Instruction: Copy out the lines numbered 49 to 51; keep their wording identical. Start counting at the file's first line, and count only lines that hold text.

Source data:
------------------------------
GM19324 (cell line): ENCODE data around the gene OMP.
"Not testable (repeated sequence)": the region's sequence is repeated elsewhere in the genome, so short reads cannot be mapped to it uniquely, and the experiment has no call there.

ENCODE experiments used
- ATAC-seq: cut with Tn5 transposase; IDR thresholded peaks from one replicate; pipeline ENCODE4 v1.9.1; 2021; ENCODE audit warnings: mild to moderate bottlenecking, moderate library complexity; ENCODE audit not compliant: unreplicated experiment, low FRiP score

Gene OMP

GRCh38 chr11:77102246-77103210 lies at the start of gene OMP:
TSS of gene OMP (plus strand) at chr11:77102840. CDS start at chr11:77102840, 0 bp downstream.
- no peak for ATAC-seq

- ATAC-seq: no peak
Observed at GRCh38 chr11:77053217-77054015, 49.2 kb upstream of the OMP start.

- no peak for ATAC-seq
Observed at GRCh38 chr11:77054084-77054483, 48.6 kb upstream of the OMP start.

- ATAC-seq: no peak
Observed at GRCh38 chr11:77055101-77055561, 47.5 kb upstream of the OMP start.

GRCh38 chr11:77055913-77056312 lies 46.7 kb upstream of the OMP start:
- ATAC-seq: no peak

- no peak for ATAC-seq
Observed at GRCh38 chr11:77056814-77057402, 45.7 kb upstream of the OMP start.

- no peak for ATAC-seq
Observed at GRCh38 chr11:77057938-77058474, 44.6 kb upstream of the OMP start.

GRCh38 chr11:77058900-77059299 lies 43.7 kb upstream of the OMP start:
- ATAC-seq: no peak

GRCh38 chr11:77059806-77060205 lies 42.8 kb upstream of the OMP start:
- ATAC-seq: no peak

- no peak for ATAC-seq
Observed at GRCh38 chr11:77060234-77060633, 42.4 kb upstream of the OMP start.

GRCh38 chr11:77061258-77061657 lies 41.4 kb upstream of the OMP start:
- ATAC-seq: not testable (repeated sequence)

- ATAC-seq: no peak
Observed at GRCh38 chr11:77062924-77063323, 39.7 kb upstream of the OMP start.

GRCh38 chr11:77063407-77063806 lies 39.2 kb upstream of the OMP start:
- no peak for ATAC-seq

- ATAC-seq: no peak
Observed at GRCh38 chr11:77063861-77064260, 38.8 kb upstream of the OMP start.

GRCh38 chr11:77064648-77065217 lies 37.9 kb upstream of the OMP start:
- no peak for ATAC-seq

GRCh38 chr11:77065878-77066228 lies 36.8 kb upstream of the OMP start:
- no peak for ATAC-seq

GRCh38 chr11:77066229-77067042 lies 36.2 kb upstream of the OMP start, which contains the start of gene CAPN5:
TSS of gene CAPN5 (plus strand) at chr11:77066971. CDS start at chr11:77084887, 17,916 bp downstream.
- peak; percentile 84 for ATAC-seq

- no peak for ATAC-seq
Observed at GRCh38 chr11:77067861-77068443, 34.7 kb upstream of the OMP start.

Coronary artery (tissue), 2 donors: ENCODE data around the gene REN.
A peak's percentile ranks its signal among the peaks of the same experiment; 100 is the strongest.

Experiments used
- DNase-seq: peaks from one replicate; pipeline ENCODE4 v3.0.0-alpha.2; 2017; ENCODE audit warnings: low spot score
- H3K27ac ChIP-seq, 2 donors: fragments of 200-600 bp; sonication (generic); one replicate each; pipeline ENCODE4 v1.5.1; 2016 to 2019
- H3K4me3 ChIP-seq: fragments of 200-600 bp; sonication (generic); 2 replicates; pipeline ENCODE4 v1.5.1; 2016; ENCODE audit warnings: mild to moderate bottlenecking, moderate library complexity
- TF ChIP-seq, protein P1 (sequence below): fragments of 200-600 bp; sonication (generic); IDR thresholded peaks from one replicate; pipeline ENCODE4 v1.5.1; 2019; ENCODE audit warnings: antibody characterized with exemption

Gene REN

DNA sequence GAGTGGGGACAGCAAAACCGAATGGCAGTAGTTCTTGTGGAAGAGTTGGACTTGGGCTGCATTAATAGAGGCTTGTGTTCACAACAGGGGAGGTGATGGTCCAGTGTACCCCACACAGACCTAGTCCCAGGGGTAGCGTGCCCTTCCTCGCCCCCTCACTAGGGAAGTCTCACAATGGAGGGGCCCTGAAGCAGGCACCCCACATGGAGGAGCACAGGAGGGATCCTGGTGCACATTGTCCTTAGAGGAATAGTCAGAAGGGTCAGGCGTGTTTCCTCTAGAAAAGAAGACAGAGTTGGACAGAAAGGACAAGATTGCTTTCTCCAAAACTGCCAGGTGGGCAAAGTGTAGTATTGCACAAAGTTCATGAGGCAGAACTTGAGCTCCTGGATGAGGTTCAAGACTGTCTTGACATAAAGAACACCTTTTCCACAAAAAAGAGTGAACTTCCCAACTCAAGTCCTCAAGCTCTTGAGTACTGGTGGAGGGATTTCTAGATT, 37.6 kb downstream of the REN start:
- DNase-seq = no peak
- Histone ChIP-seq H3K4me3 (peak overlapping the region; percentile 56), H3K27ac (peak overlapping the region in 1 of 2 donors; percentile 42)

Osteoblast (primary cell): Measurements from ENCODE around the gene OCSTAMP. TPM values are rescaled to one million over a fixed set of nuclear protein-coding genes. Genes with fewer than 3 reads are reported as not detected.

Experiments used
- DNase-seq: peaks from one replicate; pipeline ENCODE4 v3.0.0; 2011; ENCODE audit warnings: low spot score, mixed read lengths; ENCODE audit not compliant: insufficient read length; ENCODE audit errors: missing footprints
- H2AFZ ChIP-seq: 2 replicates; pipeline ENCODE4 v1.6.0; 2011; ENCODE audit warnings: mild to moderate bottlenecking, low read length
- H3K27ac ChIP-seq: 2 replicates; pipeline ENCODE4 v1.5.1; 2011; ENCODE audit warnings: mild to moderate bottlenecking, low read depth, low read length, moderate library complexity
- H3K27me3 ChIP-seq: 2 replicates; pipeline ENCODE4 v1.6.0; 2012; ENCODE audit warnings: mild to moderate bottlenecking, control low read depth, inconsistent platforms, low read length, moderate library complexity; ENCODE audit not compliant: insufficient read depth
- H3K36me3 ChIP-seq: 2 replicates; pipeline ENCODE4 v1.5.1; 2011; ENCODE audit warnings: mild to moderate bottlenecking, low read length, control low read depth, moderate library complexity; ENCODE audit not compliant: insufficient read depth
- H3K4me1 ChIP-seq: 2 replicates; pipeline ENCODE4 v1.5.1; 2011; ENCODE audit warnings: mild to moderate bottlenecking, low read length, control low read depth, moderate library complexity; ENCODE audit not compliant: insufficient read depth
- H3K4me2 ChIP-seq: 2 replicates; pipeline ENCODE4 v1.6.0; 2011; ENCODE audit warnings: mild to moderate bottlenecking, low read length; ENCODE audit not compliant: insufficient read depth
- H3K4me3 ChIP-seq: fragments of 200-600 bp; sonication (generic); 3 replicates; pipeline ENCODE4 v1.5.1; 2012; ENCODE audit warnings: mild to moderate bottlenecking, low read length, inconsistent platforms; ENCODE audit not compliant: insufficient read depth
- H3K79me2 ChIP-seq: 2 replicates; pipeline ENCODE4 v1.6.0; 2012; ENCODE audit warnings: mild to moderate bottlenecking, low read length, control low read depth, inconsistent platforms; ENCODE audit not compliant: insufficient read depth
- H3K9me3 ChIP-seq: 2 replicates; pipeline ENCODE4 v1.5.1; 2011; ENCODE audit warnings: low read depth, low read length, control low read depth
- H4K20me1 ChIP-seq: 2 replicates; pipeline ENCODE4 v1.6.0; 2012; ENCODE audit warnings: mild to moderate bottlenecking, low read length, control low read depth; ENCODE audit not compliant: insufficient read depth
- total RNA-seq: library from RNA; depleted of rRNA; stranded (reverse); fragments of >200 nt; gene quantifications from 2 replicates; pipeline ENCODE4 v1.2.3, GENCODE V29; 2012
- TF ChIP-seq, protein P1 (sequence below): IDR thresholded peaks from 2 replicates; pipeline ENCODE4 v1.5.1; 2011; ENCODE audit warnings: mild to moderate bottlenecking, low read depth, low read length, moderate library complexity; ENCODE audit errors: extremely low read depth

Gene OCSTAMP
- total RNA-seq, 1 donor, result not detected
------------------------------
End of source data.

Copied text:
- H3K4me3 ChIP-seq: fragments of 200-600 bp; sonication (generic); 2 replicates; pipeline ENCODE4 v1.5.1; 2016; ENCODE audit warnings: mild to moderate bottlenecking, moderate library complexity
- TF ChIP-seq, protein P1 (sequence below): fragments of 200-600 bp; sonication (generic); IDR thresholded peaks from one replicate; pipeline ENCODE4 v1.5.1; 2019; ENCODE audit warnings: antibody characterized with exemption

Gene REN